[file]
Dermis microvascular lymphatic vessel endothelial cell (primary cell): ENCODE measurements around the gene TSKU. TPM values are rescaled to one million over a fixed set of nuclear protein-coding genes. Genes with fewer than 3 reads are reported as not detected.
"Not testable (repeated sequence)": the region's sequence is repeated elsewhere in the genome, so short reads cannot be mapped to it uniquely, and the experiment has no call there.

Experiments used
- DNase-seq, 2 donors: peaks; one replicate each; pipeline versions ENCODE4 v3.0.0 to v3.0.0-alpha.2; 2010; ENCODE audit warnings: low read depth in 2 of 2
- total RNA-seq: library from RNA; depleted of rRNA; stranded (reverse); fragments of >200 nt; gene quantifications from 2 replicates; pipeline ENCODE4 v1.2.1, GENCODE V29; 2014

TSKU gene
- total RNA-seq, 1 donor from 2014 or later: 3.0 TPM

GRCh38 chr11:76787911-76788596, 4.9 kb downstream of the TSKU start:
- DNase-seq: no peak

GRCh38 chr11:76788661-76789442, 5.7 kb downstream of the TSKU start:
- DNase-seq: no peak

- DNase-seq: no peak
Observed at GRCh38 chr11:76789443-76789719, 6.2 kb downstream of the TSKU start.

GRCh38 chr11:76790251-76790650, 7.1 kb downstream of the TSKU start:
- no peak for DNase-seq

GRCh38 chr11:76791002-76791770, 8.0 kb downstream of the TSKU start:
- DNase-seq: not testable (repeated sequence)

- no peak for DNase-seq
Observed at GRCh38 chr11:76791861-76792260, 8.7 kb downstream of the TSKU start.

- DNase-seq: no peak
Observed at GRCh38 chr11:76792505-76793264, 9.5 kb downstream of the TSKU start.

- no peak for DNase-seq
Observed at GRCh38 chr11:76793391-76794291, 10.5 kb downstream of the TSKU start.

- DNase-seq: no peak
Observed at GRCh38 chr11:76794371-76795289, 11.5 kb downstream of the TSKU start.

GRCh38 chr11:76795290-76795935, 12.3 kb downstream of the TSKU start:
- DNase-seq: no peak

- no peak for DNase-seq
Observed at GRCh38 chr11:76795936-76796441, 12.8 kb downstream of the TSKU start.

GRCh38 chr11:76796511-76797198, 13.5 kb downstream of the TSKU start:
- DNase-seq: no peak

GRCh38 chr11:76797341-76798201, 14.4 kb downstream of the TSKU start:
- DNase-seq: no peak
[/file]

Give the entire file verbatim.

Dermis microvascular lymphatic vessel endothelial cell (primary cell): ENCODE measurements around the gene TSKU. TPM values are rescaled to one million over a fixed set of nuclear protein-coding genes. Genes with fewer than 3 reads are reported as not detected.
"Not testable (repeated sequence)": the region's sequence is repeated elsewhere in the genome, so short reads cannot be mapped to it uniquely, and the experiment has no call there.

Experiments used
- DNase-seq, 2 donors: peaks; one replicate each; pipeline versions ENCODE4 v3.0.0 to v3.0.0-alpha.2; 2010; ENCODE audit warnings: low read depth in 2 of 2
- total RNA-seq: library from RNA; depleted of rRNA; stranded (reverse); fragments of >200 nt; gene quantifications from 2 replicates; pipeline ENCODE4 v1.2.1, GENCODE V29; 2014

TSKU gene
- total RNA-seq, 1 donor from 2014 or later: 3.0 TPM

GRCh38 chr11:76787911-76788596, 4.9 kb downstream of the TSKU start:
- DNase-seq: no peak

GRCh38 chr11:76788661-76789442, 5.7 kb downstream of the TSKU start:
- DNase-seq: no peak

- DNase-seq: no peak
Observed at GRCh38 chr11:76789443-76789719, 6.2 kb downstream of the TSKU start.

GRCh38 chr11:76790251-76790650, 7.1 kb downstream of the TSKU start:
- no peak for DNase-seq

GRCh38 chr11:76791002-76791770, 8.0 kb downstream of the TSKU start:
- DNase-seq: not testable (repeated sequence)

- no peak for DNase-seq
Observed at GRCh38 chr11:76791861-76792260, 8.7 kb downstream of the TSKU start.

- DNase-seq: no peak
Observed at GRCh38 chr11:76792505-76793264, 9.5 kb downstream of the TSKU start.

- no peak for DNase-seq
Observed at GRCh38 chr11:76793391-76794291, 10.5 kb downstream of the TSKU start.

- DNase-seq: no peak
Observed at GRCh38 chr11:76794371-76795289, 11.5 kb downstream of the TSKU start.

GRCh38 chr11:76795290-76795935, 12.3 kb downstream of the TSKU start:
- DNase-seq: no peak

- no peak for DNase-seq
Observed at GRCh38 chr11:76795936-76796441, 12.8 kb downstream of the TSKU start.

GRCh38 chr11:76796511-76797198, 13.5 kb downstream of the TSKU start:
- DNase-seq: no peak

GRCh38 chr11:76797341-76798201, 14.4 kb downstream of the TSKU start:
- DNase-seq: no peak